H&M, the world’s second-largest fashion retailer, is currently investigating 20 alleged instances of labor abuse at garment factories in Myanmar that supply the company. This comes just weeks after Inditex, the owner of Zara, announced that it would be phasing out purchases from the Southeast Asian country. The increase in reported worker abuses suggests a deterioration of workers’ rights since the military coup in February 2021. The most frequently reported allegations include wage reduction, wage theft, unfair dismissal, inhumane work rates, and forced overtime, according to a report by the Business and Human Rights Resource Centre (BHRRC).
H&M has stated that it is taking all the cases raised in the BHRRC report seriously and is working to remediate the issues through its local team on the ground and in collaboration with relevant stakeholders. The Swedish retailer expressed deep concern about the situation in Myanmar and the challenges it faces in operating according to its standards and requirements.
The BHRRC has been monitoring allegations of workers’ rights abuses in garment factories since the military junta took control of Myanmar. The organization tracks cases of abuse through various sources, including union leaders, international media, and local media outlets such as Myanmar Labour News. The BHRRC seeks to verify reports by consulting with brands and conducting interviews with workers. However, Reuters has not independently verified the findings.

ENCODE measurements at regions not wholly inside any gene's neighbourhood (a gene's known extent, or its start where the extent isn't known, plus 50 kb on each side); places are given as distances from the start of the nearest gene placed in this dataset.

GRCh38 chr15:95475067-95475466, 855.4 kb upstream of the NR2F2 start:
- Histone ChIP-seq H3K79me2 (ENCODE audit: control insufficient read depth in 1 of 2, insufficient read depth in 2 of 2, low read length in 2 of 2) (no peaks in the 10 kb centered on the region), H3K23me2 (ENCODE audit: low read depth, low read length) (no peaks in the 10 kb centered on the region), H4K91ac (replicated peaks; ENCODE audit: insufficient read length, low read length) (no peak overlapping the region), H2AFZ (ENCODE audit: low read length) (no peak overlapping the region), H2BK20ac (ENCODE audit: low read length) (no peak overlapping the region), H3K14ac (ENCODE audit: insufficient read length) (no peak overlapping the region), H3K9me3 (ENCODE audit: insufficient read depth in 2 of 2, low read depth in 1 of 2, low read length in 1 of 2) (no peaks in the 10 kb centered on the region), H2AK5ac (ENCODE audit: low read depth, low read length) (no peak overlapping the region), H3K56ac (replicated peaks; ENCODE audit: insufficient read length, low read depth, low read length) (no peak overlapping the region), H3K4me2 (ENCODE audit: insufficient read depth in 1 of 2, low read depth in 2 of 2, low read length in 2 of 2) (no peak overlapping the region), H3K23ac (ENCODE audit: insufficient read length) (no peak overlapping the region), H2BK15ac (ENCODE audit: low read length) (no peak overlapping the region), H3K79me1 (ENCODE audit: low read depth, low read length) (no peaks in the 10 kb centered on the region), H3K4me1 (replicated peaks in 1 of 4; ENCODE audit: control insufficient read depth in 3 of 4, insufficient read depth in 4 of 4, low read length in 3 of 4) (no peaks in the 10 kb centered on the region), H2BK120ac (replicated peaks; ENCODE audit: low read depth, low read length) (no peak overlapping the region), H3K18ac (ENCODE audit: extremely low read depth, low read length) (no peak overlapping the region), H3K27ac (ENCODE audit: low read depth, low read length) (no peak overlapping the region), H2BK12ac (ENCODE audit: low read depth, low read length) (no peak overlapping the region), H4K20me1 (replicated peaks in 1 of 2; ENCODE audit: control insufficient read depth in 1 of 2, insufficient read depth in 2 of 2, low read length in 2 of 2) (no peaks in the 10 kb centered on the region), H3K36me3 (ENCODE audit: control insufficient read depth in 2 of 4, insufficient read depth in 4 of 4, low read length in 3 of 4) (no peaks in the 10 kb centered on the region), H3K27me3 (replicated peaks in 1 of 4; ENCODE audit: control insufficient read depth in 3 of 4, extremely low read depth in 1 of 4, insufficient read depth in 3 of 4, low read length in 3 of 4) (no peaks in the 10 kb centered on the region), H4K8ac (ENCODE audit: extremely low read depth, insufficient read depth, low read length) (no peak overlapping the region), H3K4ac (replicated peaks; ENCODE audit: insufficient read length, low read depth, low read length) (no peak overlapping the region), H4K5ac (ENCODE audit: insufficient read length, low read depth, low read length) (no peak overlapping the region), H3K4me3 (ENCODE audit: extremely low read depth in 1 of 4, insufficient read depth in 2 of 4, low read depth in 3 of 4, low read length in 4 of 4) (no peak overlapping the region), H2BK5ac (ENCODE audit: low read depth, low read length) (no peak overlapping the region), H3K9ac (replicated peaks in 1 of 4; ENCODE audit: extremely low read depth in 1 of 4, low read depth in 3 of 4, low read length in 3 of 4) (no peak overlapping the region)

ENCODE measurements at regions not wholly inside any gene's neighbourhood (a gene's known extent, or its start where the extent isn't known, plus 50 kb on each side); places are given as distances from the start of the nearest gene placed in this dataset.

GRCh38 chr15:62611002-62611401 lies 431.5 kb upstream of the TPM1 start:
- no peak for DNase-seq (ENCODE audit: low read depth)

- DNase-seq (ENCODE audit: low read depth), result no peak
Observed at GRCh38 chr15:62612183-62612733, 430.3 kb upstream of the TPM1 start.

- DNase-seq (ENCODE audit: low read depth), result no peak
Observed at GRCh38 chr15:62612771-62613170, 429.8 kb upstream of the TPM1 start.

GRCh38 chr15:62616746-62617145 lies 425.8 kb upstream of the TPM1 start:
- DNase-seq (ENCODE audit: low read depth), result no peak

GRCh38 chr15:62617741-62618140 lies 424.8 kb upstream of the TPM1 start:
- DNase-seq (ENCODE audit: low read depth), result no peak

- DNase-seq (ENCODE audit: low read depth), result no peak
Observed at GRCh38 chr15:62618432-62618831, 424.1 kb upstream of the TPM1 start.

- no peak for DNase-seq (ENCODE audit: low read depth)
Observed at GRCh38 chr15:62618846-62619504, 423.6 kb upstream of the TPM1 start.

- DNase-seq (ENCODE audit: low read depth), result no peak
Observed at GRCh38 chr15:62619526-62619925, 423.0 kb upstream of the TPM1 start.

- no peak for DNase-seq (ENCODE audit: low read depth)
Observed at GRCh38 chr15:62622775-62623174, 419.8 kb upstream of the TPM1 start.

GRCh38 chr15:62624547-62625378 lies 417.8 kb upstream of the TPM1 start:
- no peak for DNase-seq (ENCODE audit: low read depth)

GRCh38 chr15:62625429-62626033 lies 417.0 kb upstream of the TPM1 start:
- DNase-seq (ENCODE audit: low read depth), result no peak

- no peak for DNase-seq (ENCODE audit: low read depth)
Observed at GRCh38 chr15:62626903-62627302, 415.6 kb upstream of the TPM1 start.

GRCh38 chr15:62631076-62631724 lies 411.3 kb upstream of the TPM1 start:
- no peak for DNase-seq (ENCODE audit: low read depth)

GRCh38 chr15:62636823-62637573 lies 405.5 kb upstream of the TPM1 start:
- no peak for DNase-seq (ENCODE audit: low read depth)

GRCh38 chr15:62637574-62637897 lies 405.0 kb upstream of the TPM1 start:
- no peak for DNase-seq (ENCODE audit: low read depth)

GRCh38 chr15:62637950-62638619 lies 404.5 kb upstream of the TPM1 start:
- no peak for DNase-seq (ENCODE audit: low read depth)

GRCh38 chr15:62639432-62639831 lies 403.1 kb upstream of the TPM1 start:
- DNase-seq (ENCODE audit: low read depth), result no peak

According to the BHRRC report, there have been 21 cases of alleged abuses linked to Inditex suppliers over the past two years and 20 cases linked to H&M suppliers. Inditex declined to comment on the report. The military government of Myanmar and the Myanmar Garment Manufacturing Association did not respond to requests for comment on the findings.
In addition to Inditex, other brands such as Primark, Marks & Spencer, and Tendam have also announced plans to exit Myanmar. Some experts warn that this trend could ultimately leave garment workers worse off. Tendam stated in its response to the BHRRC survey of brands that it has a plan to leave the country but has not yet announced it. Primark, on the other hand, expects its final orders from Myanmar suppliers to ship before the end of the year and has increased its presence on the ground to ensure greater visibility and regular visits to the factories it still works with.
It is crucial for brands and retailers to address labor abuse allegations in their supply chains and take responsibility for ensuring workers’ rights are protected. The situation in Myanmar highlights the ongoing challenges faced by the global fashion industry in maintaining ethical standards and upholding workers’ rights.